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Thursday, May 23, 2013

Judging by appearances

A friend of mine sent this to me through Facebook. A kind shout out to Craig for cluing me in.
Yitang Zhang is a mathematician who submitted a paper which appears to make a breakthrough toward solving a mathematical conjecture. He couldn't find employment in his field, so he took a job at Subway in order to pay the bills. Think about that. A math genius could be making your sandwich.
I'm imagining a Venn diagram with three circles. The first circle is jobs that pay. The second circle is jobs in your field of study. The third circle would be jobs you hate. Jobs that you hate, pay. Jobs in your field, don't pay well... That's where my diagram falls apart. I can't have a job that we love and hate. My point is finding that overlap. The job you love, the ability to get paid doing what you love, and a job in your chosen field. That's a pretty small space to be in.
A friend sent me something like that and I don't know where it is right now. If you know what I'm talking about, shoot me a copy please.
Meanwhile back to Mr. Zhang. He has a PhD in Mathematics. That puts him in the same category as Issac Asimov. You'd think he'd be able to find a job that allowed him to use his talent. Unless of course the job didn't exist in the first place.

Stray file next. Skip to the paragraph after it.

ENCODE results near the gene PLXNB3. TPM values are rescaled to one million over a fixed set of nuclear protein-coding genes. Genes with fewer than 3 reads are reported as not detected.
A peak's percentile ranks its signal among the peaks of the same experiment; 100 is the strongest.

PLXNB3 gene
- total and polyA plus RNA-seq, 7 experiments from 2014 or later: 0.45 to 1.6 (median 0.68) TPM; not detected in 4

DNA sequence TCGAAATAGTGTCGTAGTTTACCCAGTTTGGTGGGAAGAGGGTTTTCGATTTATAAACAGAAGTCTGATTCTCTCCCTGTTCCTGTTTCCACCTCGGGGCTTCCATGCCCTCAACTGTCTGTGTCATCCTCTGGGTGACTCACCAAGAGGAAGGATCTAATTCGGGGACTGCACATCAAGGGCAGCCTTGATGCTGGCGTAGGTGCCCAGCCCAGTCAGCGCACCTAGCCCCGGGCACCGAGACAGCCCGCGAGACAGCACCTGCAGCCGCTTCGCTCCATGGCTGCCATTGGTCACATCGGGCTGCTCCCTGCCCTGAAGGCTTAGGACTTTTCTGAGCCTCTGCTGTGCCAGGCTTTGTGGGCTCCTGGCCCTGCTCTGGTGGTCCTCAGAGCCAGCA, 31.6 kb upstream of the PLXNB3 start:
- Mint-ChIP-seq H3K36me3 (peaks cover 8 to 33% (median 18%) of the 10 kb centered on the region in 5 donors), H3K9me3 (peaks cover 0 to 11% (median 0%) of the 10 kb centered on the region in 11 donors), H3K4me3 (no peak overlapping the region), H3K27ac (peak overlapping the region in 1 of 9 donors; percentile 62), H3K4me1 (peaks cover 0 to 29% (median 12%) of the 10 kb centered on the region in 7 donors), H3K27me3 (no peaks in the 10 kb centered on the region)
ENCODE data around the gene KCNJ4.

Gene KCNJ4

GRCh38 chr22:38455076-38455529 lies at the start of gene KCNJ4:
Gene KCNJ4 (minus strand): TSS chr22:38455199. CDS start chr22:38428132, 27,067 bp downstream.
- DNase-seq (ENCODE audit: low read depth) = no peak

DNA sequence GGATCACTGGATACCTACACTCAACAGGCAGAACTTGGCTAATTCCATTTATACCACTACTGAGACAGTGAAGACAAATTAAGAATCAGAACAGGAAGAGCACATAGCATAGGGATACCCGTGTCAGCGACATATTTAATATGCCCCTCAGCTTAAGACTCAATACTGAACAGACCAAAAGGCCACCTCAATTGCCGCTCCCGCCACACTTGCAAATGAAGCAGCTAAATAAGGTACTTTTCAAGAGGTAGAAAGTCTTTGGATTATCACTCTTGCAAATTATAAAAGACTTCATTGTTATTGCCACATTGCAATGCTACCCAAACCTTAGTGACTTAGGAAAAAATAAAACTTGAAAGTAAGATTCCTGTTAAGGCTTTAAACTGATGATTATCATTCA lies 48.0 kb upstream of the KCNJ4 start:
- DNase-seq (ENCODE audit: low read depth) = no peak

It's a trend I've been noticing. My wife is a certified teacher with a degree specializing in kids with special educational needs. 
She can only find work as a substitute. 
My brother in law is an engineer. He works at a paper manufacturer. I asked him what does his degree and job have in common? 
His answer? Not a damn thing.
A lot of time we're doing what we don't like in order to make ends meet. Those of us brave enough to try and do what they love often struggle to survive.
There's got to be a middle ground people, and I think there is. 
For this example I'm going to use Steven Spielburg. Now Mr. Spielburg has made some movies that critics would call 'mindless drivel', nevertheless he went on to make a lot of money.
Then he goes and makes a film like The Color Purple. It wasn't a top blockbuster like his other films. If you stacked up  E.T. against Purple, you would see one made a lot of money, but lacked in substance. Purple had some serious themes going through it and the performances he got out of the actors were extraordinary. My take on this is he makes these mac and cheese movies that people like, so he can go out and make the films that mean something.
If I ever have the opportunity to meet Mr. Zhang, I'd shake his hand. He did something to bring money in while pursuing his dream. We should all follow his example.    

  
 
 

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